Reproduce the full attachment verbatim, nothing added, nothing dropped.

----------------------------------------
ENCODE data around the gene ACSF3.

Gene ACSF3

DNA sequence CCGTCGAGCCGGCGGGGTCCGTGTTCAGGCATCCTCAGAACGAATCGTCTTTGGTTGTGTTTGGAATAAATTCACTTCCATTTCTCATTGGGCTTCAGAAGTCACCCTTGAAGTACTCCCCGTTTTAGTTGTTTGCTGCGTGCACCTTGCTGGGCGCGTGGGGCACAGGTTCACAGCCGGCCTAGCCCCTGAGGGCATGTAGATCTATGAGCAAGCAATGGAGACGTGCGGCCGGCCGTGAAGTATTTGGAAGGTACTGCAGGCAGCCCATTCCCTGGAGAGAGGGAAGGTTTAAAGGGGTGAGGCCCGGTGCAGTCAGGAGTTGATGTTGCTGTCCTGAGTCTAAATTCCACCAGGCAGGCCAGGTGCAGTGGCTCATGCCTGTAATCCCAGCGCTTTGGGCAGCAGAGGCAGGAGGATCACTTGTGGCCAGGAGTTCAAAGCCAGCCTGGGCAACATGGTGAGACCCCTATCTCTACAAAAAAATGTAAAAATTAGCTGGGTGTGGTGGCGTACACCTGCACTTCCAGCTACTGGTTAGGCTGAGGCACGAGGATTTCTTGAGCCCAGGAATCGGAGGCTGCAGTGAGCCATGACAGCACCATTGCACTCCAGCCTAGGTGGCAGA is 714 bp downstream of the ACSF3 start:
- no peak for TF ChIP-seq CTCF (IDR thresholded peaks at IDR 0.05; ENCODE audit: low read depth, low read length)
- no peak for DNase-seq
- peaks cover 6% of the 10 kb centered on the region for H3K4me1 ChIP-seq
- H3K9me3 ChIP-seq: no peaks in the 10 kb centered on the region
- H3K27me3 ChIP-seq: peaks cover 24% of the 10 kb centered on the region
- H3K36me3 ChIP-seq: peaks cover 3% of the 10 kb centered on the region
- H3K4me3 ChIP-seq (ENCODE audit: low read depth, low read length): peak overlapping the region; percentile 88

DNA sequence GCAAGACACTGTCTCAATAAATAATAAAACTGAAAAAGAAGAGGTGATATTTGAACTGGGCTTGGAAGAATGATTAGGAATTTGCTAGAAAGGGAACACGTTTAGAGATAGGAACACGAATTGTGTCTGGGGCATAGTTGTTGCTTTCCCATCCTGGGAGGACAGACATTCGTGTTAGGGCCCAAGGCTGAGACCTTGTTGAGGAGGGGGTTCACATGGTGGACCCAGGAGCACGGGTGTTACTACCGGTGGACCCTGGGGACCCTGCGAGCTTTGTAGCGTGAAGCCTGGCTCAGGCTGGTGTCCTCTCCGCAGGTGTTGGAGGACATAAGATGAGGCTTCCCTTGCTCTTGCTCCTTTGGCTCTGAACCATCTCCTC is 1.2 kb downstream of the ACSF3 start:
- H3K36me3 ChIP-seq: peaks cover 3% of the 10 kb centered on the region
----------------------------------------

ENCODE data around the gene ACSF3.

Gene ACSF3

DNA sequence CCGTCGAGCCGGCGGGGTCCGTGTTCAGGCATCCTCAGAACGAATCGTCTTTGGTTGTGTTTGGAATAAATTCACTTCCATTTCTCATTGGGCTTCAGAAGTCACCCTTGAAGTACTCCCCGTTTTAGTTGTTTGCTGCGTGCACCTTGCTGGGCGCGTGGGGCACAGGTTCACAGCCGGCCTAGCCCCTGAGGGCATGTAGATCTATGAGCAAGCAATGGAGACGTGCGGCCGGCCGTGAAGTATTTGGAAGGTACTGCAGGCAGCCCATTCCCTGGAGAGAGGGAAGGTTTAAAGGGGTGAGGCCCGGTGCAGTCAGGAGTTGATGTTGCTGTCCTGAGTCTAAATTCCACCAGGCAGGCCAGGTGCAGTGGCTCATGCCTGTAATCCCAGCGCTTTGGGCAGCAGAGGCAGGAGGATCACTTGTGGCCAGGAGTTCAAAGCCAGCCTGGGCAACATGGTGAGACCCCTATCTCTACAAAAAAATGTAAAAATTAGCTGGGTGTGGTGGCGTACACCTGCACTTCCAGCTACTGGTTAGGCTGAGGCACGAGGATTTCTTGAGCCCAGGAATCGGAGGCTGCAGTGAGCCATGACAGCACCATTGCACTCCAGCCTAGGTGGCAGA is 714 bp downstream of the ACSF3 start:
- no peak for TF ChIP-seq CTCF (IDR thresholded peaks at IDR 0.05; ENCODE audit: low read depth, low read length)
- no peak for DNase-seq
- peaks cover 6% of the 10 kb centered on the region for H3K4me1 ChIP-seq
- H3K9me3 ChIP-seq: no peaks in the 10 kb centered on the region
- H3K27me3 ChIP-seq: peaks cover 24% of the 10 kb centered on the region
- H3K36me3 ChIP-seq: peaks cover 3% of the 10 kb centered on the region
- H3K4me3 ChIP-seq (ENCODE audit: low read depth, low read length): peak overlapping the region; percentile 88

DNA sequence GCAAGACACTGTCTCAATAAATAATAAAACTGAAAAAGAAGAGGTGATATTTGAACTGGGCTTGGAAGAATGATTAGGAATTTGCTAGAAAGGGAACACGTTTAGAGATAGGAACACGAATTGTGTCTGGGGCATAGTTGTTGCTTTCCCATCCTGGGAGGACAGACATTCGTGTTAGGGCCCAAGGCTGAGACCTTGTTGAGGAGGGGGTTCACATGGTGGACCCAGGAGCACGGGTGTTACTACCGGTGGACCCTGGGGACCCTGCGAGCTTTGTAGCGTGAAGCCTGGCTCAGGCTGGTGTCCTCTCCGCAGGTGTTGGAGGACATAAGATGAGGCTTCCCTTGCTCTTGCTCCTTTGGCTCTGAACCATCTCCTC is 1.2 kb downstream of the ACSF3 start:
- H3K36me3 ChIP-seq: peaks cover 3% of the 10 kb centered on the region